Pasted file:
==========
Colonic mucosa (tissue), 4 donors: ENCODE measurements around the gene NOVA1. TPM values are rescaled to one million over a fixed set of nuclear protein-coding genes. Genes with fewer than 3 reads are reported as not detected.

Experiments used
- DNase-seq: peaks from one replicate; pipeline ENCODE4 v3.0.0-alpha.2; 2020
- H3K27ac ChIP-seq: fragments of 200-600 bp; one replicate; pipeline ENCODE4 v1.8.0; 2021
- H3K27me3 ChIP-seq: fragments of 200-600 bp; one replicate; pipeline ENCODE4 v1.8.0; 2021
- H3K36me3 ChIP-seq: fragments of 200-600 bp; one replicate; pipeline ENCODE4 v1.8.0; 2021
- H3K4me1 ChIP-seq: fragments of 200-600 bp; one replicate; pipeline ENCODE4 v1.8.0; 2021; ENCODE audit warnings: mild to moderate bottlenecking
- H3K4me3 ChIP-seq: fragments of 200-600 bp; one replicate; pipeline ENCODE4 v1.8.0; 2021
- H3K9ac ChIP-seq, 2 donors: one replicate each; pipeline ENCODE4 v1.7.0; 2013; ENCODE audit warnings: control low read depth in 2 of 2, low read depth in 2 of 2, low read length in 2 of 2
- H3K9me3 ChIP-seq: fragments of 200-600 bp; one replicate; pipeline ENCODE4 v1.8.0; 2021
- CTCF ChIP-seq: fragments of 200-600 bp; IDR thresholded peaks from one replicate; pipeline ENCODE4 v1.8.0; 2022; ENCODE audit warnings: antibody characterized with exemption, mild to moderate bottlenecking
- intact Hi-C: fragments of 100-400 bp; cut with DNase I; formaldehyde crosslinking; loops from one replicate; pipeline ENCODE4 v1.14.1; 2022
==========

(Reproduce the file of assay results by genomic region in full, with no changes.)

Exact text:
Colonic mucosa (tissue), 4 donors: ENCODE measurements around the gene NOVA1. TPM values are rescaled to one million over a fixed set of nuclear protein-coding genes. Genes with fewer than 3 reads are reported as not detected.

Experiments used
- DNase-seq: peaks from one replicate; pipeline ENCODE4 v3.0.0-alpha.2; 2020
- H3K27ac ChIP-seq: fragments of 200-600 bp; one replicate; pipeline ENCODE4 v1.8.0; 2021
- H3K27me3 ChIP-seq: fragments of 200-600 bp; one replicate; pipeline ENCODE4 v1.8.0; 2021
- H3K36me3 ChIP-seq: fragments of 200-600 bp; one replicate; pipeline ENCODE4 v1.8.0; 2021
- H3K4me1 ChIP-seq: fragments of 200-600 bp; one replicate; pipeline ENCODE4 v1.8.0; 2021; ENCODE audit warnings: mild to moderate bottlenecking
- H3K4me3 ChIP-seq: fragments of 200-600 bp; one replicate; pipeline ENCODE4 v1.8.0; 2021
- H3K9ac ChIP-seq, 2 donors: one replicate each; pipeline ENCODE4 v1.7.0; 2013; ENCODE audit warnings: control low read depth in 2 of 2, low read depth in 2 of 2, low read length in 2 of 2
- H3K9me3 ChIP-seq: fragments of 200-600 bp; one replicate; pipeline ENCODE4 v1.8.0; 2021
- CTCF ChIP-seq: fragments of 200-600 bp; IDR thresholded peaks from one replicate; pipeline ENCODE4 v1.8.0; 2022; ENCODE audit warnings: antibody characterized with exemption, mild to moderate bottlenecking
- intact Hi-C: fragments of 100-400 bp; cut with DNase I; formaldehyde crosslinking; loops from one replicate; pipeline ENCODE4 v1.14.1; 2022